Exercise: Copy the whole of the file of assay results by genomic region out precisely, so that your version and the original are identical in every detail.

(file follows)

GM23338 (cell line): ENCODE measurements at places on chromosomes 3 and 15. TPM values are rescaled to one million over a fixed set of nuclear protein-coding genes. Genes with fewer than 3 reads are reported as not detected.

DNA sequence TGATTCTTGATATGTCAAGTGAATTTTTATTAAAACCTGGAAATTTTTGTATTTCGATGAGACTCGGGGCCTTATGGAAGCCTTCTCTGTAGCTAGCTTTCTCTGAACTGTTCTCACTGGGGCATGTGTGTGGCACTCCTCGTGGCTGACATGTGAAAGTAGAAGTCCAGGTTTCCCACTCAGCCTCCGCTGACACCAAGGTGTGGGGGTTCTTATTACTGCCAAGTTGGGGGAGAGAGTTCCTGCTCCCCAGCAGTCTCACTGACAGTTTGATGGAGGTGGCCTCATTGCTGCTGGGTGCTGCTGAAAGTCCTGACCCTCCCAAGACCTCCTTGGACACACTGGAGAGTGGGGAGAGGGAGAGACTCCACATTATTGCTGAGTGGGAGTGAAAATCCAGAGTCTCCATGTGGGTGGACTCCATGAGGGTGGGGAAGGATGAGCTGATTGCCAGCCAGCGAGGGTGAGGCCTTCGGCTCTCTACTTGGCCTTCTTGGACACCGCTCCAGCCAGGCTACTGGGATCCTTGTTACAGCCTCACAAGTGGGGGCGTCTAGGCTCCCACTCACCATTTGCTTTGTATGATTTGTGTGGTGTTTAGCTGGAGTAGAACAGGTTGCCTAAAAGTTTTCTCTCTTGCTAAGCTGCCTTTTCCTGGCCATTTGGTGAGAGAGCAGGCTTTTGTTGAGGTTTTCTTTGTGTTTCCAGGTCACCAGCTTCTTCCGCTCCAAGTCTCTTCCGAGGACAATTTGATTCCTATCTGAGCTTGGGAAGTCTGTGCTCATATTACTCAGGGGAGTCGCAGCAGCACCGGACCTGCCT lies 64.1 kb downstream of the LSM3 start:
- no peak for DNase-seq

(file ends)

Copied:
GM23338 (cell line): ENCODE measurements at places on chromosomes 3 and 15. TPM values are rescaled to one million over a fixed set of nuclear protein-coding genes. Genes with fewer than 3 reads are reported as not detected.

DNA sequence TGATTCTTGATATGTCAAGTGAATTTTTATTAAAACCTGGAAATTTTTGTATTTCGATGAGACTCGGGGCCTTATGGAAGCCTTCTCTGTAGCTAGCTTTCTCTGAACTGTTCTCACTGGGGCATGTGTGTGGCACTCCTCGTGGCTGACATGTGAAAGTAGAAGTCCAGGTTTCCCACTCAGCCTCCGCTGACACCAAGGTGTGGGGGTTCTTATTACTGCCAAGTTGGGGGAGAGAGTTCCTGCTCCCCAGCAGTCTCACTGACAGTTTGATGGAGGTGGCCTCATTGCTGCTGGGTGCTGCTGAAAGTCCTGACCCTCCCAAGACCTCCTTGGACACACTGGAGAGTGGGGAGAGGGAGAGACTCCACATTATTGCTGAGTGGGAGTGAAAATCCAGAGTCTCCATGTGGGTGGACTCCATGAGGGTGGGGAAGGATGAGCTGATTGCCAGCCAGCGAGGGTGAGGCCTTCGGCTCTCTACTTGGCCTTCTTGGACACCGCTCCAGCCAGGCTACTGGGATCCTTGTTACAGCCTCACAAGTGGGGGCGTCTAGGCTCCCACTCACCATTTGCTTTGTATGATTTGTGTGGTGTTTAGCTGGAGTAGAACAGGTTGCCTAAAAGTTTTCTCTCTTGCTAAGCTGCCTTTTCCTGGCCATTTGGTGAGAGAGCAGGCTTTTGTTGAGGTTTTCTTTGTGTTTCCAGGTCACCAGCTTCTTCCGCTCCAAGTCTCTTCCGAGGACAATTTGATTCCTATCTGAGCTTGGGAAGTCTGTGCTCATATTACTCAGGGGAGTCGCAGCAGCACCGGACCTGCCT lies 64.1 kb downstream of the LSM3 start:
- no peak for DNase-seq